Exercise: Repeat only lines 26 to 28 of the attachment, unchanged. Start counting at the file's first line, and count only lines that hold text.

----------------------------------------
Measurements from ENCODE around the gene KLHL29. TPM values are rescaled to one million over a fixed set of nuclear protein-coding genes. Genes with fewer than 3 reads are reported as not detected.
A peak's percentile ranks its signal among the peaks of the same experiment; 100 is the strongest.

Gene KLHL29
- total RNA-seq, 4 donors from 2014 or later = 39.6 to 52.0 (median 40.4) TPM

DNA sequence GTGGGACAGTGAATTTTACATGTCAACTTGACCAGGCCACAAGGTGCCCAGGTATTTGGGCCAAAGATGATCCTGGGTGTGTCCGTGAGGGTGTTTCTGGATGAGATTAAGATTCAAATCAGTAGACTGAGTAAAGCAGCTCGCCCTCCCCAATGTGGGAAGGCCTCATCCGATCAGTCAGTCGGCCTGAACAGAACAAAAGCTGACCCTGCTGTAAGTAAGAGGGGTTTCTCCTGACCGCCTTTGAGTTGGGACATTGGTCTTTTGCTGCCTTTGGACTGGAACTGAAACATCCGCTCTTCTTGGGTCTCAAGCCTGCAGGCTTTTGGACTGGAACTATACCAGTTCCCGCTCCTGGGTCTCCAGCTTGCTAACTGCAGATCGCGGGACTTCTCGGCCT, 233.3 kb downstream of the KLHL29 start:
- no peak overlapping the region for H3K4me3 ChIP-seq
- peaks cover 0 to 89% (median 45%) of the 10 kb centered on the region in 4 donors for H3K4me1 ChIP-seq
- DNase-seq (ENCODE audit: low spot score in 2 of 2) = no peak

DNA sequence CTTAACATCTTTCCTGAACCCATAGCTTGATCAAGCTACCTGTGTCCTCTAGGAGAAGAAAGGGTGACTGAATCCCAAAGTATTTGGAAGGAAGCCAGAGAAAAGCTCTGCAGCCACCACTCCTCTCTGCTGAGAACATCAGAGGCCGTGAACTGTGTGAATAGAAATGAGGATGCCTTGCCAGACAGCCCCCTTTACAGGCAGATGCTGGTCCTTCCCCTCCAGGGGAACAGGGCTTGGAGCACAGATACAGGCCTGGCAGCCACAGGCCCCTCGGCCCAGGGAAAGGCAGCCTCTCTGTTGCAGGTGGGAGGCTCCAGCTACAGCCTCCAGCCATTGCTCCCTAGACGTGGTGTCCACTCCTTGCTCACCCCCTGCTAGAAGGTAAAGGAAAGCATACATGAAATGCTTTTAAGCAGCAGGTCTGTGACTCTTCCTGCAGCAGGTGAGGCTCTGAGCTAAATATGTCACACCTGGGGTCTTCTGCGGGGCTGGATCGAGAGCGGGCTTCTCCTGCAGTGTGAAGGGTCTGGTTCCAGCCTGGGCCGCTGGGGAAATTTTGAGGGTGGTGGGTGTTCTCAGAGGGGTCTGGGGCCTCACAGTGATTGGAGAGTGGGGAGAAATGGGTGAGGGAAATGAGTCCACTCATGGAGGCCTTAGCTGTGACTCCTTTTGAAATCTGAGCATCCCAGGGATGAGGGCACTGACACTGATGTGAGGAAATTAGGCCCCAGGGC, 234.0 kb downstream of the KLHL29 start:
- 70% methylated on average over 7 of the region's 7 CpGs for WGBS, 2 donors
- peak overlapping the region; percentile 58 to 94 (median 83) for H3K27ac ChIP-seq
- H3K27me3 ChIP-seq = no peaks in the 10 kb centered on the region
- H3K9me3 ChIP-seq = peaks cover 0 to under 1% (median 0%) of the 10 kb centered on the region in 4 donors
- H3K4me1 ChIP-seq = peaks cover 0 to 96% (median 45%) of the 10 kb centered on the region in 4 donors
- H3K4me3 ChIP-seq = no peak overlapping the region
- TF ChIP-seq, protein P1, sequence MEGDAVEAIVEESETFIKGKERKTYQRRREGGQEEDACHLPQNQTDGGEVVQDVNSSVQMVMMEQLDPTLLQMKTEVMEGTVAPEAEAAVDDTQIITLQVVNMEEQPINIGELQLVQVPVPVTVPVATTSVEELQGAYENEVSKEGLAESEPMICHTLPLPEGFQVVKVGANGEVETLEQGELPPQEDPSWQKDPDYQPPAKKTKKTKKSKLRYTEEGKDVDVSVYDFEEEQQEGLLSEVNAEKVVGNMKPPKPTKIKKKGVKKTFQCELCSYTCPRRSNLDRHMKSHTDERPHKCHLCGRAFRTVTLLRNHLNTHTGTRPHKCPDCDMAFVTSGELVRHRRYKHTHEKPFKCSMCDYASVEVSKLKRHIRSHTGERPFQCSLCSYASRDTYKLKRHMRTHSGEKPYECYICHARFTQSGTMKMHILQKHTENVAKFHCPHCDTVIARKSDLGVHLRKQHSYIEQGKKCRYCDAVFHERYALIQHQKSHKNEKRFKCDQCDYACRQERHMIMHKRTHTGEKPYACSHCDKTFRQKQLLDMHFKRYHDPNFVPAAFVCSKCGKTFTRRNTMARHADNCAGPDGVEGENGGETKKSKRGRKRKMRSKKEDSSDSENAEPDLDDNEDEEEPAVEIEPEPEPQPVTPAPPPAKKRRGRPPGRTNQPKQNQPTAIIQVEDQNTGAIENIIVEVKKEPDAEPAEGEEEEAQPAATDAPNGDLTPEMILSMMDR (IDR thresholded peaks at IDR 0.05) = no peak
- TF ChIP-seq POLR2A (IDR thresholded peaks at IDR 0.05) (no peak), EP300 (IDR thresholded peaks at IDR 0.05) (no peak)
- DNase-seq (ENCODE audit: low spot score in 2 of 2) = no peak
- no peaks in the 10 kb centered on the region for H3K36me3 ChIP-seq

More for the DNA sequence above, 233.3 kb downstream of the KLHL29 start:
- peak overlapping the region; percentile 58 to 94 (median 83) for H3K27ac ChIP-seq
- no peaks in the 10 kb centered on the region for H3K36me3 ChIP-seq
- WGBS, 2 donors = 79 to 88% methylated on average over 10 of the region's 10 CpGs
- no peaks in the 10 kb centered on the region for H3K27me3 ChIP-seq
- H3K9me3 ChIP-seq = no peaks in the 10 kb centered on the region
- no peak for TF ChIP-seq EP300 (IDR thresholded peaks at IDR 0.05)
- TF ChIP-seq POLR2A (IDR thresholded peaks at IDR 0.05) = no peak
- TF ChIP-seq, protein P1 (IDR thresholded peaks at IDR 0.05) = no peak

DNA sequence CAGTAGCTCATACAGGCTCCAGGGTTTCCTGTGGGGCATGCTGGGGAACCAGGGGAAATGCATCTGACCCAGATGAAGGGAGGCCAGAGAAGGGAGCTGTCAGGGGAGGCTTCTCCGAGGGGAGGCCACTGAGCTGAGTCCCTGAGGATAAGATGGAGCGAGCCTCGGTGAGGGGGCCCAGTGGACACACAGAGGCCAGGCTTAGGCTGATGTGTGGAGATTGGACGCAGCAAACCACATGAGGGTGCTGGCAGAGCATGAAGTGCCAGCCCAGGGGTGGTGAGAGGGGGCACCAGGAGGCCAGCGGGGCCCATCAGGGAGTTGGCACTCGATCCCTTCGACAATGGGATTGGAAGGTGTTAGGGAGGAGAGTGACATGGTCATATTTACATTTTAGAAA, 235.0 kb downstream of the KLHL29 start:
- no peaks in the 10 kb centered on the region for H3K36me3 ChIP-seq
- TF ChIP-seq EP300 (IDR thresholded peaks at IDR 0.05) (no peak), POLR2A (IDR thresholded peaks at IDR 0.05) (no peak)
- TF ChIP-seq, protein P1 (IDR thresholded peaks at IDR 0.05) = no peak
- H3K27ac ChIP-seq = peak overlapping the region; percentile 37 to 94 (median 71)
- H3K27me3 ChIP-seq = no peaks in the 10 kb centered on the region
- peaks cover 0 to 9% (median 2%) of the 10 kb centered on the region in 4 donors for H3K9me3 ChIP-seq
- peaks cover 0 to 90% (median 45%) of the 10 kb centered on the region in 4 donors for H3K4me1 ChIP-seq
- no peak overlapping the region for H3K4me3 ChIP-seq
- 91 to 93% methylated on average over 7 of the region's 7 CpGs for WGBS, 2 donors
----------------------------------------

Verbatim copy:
- no peak for TF ChIP-seq EP300 (IDR thresholded peaks at IDR 0.05)
- TF ChIP-seq POLR2A (IDR thresholded peaks at IDR 0.05) = no peak
- TF ChIP-seq, protein P1 (IDR thresholded peaks at IDR 0.05) = no peak